This is part of our special Coronavirus Dispatches series, featuring personal essays and local reporting from WONDERLUST editors and writers about our individual communities around the world.
I am an American living in Martina Franca, in Puglia, normally the land of dreams, where tourists flock year-round to experience the misnomered “Tuscan Sun”. Martina Franca is now a ghost town.
The only stores that remain open are supermarkets and pharmacies. When you go out, you must fill out a permission slip to do so. Supermarkets and pharmacies are limiting the amount of people that come in at a time and customers must keep their distance from each other. Anyone working in public is required to wear gloves and a mask. If you go out without permission, you risk a fine or even worse, jail time. Our four-legged friends can only be taken out to do their business and must be brought home immediately.
Will these extreme measures work? I hope so, because it seems we have run out of time and have no other options. Italy has more reported cases and deaths than any other country. Hospitals continue to fill up and are losing available space. The hope with this nationwide lockdown that went into effect on March 11th, and will continue until at least April 3rd, is that we stop the virus spreading further.
My eighteen-month-old daughter must be picking up on the tension. She is not going out for our usual walks, or drives in the car, so even as a toddler she must know that something has changed. And I am going to admit what I haven’t even been able to to myself and my family until now, I’m terrified. Truly terrified. I feel like we’re living in a horror movie.
Prime Minister Giuseppe Conte has already said the quarantine will no doubt be extended. In the meantime, like all of Italy, we are confined to our house. We can’t see relatives, can’t meet friends for dinner. No playing in the park. We can’t really do anything. Our world is our home and that’s it.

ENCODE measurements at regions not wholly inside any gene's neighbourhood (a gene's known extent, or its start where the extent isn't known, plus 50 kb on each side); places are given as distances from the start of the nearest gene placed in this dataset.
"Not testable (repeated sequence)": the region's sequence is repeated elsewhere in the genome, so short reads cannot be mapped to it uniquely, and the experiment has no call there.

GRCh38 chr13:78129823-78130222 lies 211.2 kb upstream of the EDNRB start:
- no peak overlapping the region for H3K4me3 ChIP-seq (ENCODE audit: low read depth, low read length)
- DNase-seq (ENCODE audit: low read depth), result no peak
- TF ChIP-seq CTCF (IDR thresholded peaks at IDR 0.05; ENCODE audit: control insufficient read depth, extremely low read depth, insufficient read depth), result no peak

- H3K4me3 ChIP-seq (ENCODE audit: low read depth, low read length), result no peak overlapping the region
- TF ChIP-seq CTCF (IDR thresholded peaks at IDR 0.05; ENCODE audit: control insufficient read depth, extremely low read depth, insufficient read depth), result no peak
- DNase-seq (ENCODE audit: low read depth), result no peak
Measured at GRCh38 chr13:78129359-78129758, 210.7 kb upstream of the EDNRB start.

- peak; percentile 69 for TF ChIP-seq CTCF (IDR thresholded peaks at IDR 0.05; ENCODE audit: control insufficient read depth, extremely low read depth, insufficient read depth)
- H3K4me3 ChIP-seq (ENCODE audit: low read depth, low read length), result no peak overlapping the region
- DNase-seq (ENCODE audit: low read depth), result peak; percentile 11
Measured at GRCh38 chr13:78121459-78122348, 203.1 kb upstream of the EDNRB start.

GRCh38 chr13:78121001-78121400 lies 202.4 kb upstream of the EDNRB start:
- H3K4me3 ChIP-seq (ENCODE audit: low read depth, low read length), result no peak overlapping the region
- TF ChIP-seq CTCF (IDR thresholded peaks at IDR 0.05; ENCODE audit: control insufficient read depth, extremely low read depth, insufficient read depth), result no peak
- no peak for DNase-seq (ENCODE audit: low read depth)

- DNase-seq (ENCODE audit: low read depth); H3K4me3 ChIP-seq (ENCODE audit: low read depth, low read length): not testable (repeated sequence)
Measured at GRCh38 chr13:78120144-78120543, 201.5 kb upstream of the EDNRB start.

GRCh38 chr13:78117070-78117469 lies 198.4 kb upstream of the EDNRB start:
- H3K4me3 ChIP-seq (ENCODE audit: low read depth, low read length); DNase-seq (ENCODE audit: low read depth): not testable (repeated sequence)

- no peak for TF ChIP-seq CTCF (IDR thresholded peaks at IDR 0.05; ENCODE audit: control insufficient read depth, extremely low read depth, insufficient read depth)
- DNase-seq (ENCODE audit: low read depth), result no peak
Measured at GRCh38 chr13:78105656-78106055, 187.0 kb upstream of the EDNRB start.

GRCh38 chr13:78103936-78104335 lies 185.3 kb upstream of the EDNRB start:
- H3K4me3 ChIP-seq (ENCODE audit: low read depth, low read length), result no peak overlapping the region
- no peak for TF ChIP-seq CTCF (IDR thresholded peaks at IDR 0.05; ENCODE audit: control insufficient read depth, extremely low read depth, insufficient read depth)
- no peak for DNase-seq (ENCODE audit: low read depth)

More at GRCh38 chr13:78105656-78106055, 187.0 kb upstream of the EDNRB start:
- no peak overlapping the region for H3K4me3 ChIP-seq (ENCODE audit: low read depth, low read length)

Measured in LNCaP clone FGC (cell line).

When my husband and I go out for groceries or medicine, we can only go in one person at a time. People are required to keep a certain distance between themselves. We must wear masks and gloves. The other day on a quick trip to the bank, an armoured car was driving around making announcements over a loudspeaker, warning people to remain indoors. Stores have begun making home deliveries, which is helpful for the elderly, especially since Italy has such a large population of residents over 80, which has been part of the problem with the huge amounts of deaths.
We are luckier than others, we have a house on acres of land, behind gates, so we’re allowed to go out for walks on our own property, and I can take my daughter for some fresh air and Vitamin D. But, you can not just take walks in public.
We’re planning on using our time in quarantine well. We’ll be getting our house more organized, playing lots of games, Netflix watching, art projects for my daughter, writing and cooking. Lots and lots of cooking. I’m going to use this time to try recipes I’ve always wanted to do but never had enough patience to try.
I applaud my adopted country for taking such drastic measures. I hope that others begin to follow suit. Our future literally depends on it.